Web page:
Then we were on the road again at times traveling through dense forests often very close to Lake Superior. Unfortunately, fog and low clouds obstructed our view. They were so dense at times that Adolf had to turn on the headlights. At the entrance of a small village, whose name I have forgotten, was a large billboard, which claimed in large letters to hold the record at –72º F for being the coldest place in Canada. On we drove now along the seemingly endless shoreline. The impenetrable blanket of fog prevented us from viewing the lake. At a picnic area we stopped for lunch and unpacked our victuals in the frigid air. When the icy mist briefly lifted, we could hardly believe our eyes. A finger thick coat of ice still covered the Great Lake at a time, when on the same latitude on our planet flowers were already announcing the arrival of spring! We ate our frugal meal of homemade sandwiches not far from the city of Port Arthur, which a few years later amalgamated with Fort William to become today’s city of Thunder Bay. The only noteworthy thing about the drab scenery around these two towns were the huge grain elevator strategically placed near the railroad tracks. They stored the prairie wheat waiting to be shipped as far away as Vancouver and Montreal.

X331

Peter Taking in the Sights at Serpent River Ontario

Heading north into the Land of Thousand Lakes, we began to cheer up as the sun finally broke through the clouds. A look at the map of Northwestern Ontario will convince anyone that the description of this boreal region is not an exaggeration. On the contrary, I would call it the Land of Ten Thousand Lakes. What incredible mazes of lakes and rivers branching out in all directions, which the native canoeists, early explorers and the dauntless coureurs des bois had to navigate without the aid of any maps!

As if to underline the upbeat mood I was in, I took my harmonica out of my briefcase and played one merry tune after another. I was amazed how many different songs I could string together in a potpourri of folksongs, scout melodies and pop music. Adolf contributed to the sense of camaraderie by cheerfully whistling or singing along, while we were driving into the setting sun.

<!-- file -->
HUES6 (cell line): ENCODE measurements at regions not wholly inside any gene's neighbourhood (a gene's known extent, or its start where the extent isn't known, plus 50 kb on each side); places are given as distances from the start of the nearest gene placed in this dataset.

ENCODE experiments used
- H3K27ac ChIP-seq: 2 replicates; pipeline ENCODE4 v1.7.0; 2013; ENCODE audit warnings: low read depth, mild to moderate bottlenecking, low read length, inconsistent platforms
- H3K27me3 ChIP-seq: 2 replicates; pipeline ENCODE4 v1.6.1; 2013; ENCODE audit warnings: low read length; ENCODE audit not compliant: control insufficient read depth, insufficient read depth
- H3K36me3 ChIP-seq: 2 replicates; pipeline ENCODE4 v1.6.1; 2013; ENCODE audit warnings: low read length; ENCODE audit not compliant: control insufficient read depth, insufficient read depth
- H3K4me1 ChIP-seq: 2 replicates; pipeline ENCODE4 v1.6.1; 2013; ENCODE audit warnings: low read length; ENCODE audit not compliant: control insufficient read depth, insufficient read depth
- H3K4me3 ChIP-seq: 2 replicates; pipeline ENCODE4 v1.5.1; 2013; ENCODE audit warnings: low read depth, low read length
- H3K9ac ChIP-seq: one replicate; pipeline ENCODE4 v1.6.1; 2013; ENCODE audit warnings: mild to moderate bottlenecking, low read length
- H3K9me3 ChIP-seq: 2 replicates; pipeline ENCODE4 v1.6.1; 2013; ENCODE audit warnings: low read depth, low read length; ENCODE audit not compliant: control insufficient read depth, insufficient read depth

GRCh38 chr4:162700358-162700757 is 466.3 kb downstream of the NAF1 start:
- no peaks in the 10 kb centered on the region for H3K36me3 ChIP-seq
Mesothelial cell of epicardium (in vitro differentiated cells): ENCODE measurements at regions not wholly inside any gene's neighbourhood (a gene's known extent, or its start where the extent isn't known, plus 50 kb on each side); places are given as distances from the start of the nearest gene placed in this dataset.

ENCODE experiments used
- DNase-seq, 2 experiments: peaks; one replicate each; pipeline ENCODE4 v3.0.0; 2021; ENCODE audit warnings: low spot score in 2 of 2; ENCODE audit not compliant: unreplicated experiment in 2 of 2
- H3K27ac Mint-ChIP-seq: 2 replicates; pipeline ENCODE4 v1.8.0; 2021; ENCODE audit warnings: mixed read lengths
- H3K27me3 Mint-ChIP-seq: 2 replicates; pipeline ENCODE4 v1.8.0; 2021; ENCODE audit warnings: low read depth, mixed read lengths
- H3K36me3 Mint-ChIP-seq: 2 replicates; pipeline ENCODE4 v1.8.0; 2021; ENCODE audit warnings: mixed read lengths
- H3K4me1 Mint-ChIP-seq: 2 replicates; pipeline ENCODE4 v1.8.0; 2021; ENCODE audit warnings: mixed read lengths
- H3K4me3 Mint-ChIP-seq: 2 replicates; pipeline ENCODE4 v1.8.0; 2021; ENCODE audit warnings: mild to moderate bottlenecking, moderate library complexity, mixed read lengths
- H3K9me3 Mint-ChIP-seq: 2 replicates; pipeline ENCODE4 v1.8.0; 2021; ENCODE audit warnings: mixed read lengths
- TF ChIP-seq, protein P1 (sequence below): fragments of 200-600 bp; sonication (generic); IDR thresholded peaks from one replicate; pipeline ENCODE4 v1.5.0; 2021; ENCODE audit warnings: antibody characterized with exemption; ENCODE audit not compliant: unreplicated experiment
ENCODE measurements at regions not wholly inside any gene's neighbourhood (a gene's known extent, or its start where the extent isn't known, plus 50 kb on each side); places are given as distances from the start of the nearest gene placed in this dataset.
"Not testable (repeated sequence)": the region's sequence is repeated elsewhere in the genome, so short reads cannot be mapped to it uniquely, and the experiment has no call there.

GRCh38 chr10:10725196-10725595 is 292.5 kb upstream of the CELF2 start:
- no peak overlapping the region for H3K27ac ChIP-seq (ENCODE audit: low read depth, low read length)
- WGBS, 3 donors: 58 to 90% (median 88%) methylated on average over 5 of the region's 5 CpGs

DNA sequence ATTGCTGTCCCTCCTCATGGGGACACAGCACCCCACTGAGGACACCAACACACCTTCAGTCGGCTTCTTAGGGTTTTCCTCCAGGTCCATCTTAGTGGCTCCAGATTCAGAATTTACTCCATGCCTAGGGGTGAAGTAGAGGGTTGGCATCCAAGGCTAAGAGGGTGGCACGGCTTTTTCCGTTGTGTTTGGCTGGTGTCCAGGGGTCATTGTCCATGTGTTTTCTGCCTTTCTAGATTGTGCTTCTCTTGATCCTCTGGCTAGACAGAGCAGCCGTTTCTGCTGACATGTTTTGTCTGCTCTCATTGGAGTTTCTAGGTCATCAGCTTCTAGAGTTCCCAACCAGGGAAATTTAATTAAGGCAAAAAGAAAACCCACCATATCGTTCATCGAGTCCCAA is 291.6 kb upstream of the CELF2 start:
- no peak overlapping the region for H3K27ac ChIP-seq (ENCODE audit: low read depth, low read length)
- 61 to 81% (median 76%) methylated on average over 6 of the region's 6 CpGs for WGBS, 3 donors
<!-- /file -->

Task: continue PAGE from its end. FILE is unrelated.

28_5

At Vermillion Bay I would have liked to call it a day. A cozy motel located directly at a lake beckoned us to stay. But our goal was Kenora near the Manitoba border. Also we had just gained over the past three days another hour of daylight in our journey to the Western Provinces. So after a short break we decided to roll on. The sun was almost blinding us. Adolf lowered the visor to protect his eyes from the glare. A few minutes later the fireball nearing the horizon was shooting crimson rays through the forest, flickering and dancing in a kaleidoscopic display of color and motion. At dusk myriads of tiny lakes swept by our left window like precious pearls strung up on invisible threads. In the absolute stillness on their glassy surface black spruce trees mirrored themselves with such clarity that on a photo one would have had problems in telling which were the trees and which were their reflections. Looking at this beautiful monochromatic scenery, I thought, as I often did when I discovered another facet of nature’s beauty, ‘One day, I will take Biene on a road trip to experience all these wonderful places that we are now having to rush through.’

Chapter 28 of the Peter and Gertrud Klopp Story – Part IV

13

Canada’s Natural Splendor

And the Price of Economic Growth

172

Granite Lake, Ontario – One of the many Lakes Dotting the Landscape on Highway 1

The next morning we had to put up with an annoying delay. Adolf, having noticed disturbing vibrations from the front wheels, decided to have them balanced. Unfortunately, the mechanic of the small town service center took his time showing up for work on this Sunday morning. He gave us the distinct impression that he would rather go fishing than manning the lonely service station and doing repairs on a car that should have been fixed on a weekday. On second thought, we were lucky that we did not have to wait till Monday.

day 4